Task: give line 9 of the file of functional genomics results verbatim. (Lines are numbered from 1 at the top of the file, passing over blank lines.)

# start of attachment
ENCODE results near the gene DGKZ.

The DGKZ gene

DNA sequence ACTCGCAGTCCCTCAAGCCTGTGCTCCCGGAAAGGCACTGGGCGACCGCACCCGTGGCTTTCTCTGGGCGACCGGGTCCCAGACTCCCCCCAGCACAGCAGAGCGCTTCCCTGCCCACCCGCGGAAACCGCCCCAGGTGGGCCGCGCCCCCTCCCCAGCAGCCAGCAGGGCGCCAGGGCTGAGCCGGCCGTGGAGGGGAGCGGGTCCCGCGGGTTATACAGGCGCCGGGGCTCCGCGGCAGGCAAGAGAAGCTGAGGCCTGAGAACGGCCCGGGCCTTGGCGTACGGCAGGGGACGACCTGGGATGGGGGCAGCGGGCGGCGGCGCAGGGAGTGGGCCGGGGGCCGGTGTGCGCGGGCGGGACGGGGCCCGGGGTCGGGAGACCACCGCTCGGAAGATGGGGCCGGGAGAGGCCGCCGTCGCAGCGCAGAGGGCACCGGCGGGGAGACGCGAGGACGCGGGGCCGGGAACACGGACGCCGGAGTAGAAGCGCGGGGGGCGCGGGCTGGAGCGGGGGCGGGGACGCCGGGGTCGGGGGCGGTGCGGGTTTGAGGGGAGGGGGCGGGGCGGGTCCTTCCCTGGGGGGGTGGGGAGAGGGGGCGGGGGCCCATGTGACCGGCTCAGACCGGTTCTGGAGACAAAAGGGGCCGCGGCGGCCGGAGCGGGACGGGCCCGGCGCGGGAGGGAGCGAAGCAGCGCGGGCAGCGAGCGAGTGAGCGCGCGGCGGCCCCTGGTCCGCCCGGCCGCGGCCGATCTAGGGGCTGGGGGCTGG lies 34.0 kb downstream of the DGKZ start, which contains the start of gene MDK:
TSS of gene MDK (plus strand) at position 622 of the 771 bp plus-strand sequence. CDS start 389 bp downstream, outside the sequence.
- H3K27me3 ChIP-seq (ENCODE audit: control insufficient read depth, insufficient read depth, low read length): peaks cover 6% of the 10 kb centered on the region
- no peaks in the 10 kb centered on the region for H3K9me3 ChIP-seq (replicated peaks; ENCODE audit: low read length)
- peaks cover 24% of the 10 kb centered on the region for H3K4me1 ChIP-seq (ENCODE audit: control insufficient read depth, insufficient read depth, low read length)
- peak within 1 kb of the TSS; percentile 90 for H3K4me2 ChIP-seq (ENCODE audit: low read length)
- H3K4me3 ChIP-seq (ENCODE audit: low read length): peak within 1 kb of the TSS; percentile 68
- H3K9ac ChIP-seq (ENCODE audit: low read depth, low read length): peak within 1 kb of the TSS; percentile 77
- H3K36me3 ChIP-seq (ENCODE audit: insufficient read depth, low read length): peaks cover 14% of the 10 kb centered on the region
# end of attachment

- H3K4me3 ChIP-seq (ENCODE audit: low read length): peak within 1 kb of the TSS; percentile 68